Tahlequah Daily Press

Local News

September 19, 2013

TPS reports Core Curriculum Test proficiency rates for 2012-’13

TAHLEQUAH — Tahlequah Public Schools students in grades 3-8 are testing well in some areas, but in other areas, not so much.

During the Sept. 9 meeting of the Tahlequah Public Schools Board of Education, Anita Lightcap, special programs coordinator for TPS, summarized the performance of students on core tests near the close of the 2012-’13 academic year.

The Oklahoma Core Curriculum Tests were administered districtwide to students, measuring proficiency in four subjects. Results are used by TPS to gauge instructional methods.

“We work hard to implement the best practices, but I can say that it is a moving target, always changing,” said Lisa Presley, TPS superintendent.

A couple of targets that changed on the tests were the proficiency cutoffs and the writing exam, Lightcap said.

“On the old writing test, students were asked to complete a sentence,” she said. “Now they are asked to write a response from literature. They read something, respond to it and cite evidence for their opinion or argument.”

Lightcap said new proficiency standards are established after field-testing of changes to the test.

“When the tests are returned, the standards are reassessed and cutoffs reset,” she said. “We believe these changes affected our science and writing scores in the fifth and eighth grades.”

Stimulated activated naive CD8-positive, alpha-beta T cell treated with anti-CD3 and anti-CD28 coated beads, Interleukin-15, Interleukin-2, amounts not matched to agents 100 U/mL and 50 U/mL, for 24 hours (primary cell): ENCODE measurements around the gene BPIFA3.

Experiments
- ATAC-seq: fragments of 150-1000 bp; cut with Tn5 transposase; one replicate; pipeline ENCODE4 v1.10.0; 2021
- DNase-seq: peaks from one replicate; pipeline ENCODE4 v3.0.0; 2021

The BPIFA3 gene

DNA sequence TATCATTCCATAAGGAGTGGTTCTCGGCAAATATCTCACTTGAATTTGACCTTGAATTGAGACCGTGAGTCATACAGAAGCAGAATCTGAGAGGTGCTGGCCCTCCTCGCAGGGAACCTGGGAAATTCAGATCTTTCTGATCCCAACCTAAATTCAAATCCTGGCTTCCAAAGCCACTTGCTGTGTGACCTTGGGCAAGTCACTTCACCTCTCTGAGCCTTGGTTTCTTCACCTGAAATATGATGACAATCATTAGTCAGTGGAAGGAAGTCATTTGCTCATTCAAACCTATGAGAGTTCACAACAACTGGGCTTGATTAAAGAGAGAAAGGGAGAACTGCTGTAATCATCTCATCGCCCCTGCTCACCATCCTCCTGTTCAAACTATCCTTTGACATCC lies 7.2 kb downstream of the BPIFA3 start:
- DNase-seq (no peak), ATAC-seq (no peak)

Lightcap also summarized for board members the results of the Oklahoma Modified Alternative Assessment Program test. The exams are administered to children with special needs, and often include small numbers.

Lightcap said science and writing scores for fifth and eighth grades were down, but added that the district always evaluates its teaching practices, regardless of test results.

“Of course, we are concerned about where we score low, but just because a group tests high doesn’t mean you don’t assess your room for growth,” she said. “We always look for ways to improve student performance. The principals will receive these results. They will use them to look at children individually, design tutoring for groups and help children within these groups get to where they need to be.”

Proficiency or pass rates on the OCCT among TPS third-graders were 74 percent for reading and 76 percent for math. The respective OMAAP scores were 56 and 38 percent.

Percentages for fourth grade were 69 in reading and 71 in math. OMAAP percentages were 69 in reading and 81 in math.

Fifth-graders tested in four areas. Proficiency rates were 66 percent in reading, 73 percent in math, 48 percent in science and 46 percent in writing. OMAAP rates were 34 percent for reading, 67 in math and 23 in science. There was no OMAAP assessment of writing for fifth grade.

Proficiency rates on the OCCT among sixth-graders were 69 percent for reading and 79 percent for math. Respective OMAAP scores were 38 and 69 percent.

Percentages for seventh grade were 76 in reading and 60 in math. OMAAP percentages were 62 in reading and 37 in math.

There were four testing areas for eighth-graders, who scored 86 percent in reading, 56 in math, 55 in science and 60 in writing. OMAAP rates were 81 percent for reading, 53 percent in math and 100 percent in science. There was no OMAAP test of writing for eighth grade.

-- srowley@tahlequahdailypress.com

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The federal government should set the minimum wage across the board.
States should be allowed to raise their minimum wages, but not cities.
Both states and cities should be allowed to raise their minimum wages.
Cities should be allowed to raise their mimum wages, but not states.
There should be no minimum wage at all.
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